from the make-communication-easy dept.
In the good old world where every computer was for itself, people used every available character to name their files. Now, where every computer is connected to a network, this is no longer possible. Read on to see how to name a file.
Windows users may use everything except : and \ and / also up to 255 characters. Case is not sensitive.
DOS users may use the same characters, but only one . and 8 characters before and 3 characters after it. Everything is uppercase.
DOS Applications, Windows and native MacOS X applications use the Extension (the stuff after the .) to identify the type of the file. Case is sensitive with MacOS X.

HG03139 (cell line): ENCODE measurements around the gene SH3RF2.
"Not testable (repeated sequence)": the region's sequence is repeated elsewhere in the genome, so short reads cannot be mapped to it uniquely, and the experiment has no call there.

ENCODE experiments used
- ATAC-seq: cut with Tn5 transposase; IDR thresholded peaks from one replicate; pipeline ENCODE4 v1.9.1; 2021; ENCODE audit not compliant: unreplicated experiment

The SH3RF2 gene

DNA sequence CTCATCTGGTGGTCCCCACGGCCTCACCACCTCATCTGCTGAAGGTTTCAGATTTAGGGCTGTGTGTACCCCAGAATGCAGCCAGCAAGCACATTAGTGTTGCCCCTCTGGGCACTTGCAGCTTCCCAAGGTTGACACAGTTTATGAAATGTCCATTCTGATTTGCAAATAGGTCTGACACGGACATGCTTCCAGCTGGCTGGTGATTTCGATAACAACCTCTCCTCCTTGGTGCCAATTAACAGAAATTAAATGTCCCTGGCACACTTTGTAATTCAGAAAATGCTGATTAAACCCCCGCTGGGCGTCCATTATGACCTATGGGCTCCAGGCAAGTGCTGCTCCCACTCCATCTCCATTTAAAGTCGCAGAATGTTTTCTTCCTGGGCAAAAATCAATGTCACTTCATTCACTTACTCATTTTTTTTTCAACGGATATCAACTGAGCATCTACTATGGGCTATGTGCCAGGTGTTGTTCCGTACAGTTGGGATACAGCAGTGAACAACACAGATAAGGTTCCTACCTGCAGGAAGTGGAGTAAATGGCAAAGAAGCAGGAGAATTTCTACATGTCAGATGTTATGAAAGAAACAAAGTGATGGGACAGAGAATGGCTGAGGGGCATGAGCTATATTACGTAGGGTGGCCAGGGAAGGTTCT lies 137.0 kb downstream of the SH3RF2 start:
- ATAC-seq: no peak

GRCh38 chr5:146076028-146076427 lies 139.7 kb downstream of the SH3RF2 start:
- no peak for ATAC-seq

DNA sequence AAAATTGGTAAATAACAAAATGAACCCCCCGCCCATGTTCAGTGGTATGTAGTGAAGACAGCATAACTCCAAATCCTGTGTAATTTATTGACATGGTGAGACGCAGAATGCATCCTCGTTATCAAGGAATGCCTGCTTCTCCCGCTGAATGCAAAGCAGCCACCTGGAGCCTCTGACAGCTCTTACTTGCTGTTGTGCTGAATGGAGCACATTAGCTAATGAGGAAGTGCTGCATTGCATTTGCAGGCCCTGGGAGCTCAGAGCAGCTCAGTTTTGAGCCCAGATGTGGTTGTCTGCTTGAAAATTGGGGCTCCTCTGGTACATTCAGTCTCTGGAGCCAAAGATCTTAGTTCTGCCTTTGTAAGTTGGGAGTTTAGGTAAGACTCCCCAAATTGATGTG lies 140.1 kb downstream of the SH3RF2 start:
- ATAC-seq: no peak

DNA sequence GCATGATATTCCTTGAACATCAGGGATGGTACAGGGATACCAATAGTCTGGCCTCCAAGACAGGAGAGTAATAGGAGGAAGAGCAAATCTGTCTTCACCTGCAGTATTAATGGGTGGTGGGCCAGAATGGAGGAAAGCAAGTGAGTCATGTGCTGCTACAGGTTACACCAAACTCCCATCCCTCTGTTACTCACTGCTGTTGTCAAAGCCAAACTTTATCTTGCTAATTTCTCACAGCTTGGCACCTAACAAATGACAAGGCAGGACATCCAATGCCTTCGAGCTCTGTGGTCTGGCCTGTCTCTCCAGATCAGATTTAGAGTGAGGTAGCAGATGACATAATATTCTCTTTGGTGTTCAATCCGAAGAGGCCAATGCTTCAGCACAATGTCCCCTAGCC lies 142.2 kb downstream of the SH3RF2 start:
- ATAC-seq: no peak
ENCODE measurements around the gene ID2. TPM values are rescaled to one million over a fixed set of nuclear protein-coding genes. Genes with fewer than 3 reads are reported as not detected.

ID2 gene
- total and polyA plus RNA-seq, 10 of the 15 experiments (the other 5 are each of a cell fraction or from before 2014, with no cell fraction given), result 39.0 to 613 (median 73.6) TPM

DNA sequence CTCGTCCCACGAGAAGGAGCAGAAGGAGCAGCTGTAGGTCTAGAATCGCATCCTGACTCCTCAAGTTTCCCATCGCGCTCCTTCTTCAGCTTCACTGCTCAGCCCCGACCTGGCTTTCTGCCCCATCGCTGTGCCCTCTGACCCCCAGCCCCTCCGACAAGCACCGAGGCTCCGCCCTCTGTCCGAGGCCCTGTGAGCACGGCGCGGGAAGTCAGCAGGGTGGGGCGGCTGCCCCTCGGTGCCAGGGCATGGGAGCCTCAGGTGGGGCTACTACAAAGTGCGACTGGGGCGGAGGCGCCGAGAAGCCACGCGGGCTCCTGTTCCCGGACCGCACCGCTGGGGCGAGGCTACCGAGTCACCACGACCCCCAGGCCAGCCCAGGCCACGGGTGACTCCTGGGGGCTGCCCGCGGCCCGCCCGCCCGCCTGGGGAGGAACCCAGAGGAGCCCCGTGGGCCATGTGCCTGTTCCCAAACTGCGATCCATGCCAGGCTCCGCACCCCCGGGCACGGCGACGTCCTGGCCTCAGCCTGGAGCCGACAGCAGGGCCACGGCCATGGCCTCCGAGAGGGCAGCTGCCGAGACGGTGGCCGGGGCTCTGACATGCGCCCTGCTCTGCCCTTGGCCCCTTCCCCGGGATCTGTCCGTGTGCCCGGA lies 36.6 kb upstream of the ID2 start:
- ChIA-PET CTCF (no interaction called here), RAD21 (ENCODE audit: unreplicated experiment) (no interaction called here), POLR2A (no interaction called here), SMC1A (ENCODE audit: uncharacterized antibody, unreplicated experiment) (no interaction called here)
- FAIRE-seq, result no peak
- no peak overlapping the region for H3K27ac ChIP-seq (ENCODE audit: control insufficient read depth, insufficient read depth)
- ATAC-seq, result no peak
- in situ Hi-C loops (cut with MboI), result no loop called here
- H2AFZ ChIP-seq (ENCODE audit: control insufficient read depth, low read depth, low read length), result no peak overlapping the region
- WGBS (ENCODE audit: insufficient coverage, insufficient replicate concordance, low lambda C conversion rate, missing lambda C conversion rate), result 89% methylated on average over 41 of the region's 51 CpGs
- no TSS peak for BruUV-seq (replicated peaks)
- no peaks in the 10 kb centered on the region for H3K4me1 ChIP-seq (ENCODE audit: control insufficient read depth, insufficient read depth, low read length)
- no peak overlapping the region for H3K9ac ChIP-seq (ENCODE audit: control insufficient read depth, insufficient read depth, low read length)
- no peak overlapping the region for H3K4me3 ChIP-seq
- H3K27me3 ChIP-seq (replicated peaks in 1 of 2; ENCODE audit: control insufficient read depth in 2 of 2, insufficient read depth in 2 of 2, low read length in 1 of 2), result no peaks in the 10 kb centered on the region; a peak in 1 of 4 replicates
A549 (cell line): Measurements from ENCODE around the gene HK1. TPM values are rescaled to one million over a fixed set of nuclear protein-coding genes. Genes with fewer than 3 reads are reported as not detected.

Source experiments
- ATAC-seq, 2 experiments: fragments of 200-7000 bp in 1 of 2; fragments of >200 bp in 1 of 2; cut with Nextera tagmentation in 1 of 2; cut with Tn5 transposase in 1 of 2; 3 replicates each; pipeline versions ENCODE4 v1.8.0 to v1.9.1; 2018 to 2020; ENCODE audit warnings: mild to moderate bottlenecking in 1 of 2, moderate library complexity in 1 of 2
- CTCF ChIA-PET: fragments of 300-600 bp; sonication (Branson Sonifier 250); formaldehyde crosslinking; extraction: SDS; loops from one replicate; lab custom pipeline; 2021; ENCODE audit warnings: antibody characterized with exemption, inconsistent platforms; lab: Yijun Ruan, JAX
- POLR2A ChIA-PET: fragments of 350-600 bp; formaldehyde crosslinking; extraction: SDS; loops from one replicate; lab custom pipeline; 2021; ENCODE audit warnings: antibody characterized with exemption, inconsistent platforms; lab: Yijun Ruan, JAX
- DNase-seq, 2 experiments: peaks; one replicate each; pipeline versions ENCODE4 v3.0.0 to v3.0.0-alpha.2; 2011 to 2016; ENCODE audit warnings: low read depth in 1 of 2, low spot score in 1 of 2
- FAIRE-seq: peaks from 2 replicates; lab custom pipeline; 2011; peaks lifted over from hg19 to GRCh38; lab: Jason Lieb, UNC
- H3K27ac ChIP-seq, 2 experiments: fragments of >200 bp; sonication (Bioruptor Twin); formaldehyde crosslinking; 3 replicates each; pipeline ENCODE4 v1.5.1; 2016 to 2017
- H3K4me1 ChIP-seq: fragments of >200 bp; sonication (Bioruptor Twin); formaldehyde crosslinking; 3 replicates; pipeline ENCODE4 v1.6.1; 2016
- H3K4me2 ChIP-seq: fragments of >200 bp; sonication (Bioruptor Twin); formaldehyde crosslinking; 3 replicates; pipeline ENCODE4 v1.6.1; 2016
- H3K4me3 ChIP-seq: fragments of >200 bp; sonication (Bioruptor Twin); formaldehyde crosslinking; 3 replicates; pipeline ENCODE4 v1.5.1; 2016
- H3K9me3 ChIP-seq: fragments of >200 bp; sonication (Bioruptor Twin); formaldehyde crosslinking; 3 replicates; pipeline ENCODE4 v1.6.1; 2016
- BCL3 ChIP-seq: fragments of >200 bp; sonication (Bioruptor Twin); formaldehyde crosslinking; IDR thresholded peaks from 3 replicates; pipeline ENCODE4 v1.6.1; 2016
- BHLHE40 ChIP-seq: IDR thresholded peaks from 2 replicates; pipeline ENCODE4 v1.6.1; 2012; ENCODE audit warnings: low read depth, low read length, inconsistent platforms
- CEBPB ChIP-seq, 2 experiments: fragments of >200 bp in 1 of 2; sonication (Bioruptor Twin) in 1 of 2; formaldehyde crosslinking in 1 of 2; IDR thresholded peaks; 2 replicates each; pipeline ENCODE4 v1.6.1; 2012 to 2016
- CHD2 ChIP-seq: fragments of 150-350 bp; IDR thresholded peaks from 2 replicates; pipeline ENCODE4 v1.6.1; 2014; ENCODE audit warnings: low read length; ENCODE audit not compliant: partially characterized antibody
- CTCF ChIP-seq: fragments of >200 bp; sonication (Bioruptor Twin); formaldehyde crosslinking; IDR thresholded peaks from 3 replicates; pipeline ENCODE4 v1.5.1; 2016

UNIX users may use up to 32 or, with recent systems, up to 255 characters. Everything is allowd exept /. The shell uses some metacharacters like space, \ and ;. Also here, case is sensitive.
This is one aspect. Another is the codepage of your system. You see a umlaut. Your neighbour has another system and sees only a cryptic character.
A directory like Program Files is no problem in a GUI. On a command line, you need to escape these files - you need to type cd "program files" to enter this directory. Even more, you may create a file called letter; rm -Rf / - your sysadmin will shred the whole server in a few seconds...
To create portable files, you should only use the characters A-Z, a-z, 0-9, _ and -. Give every filname a . and the right extension. txt for text, doc for Winword Documents, htm for webpages... Don't give a file the same name with different cases. UNIX Users may create and handle two files with the names blafasel and BLAFASEL - your friends with Mac and PC can't.
MS DOS is no longer widely used. Most of the systems are able to process files with more then 8+3 characters. But if you are unsure, try to use short filenames.
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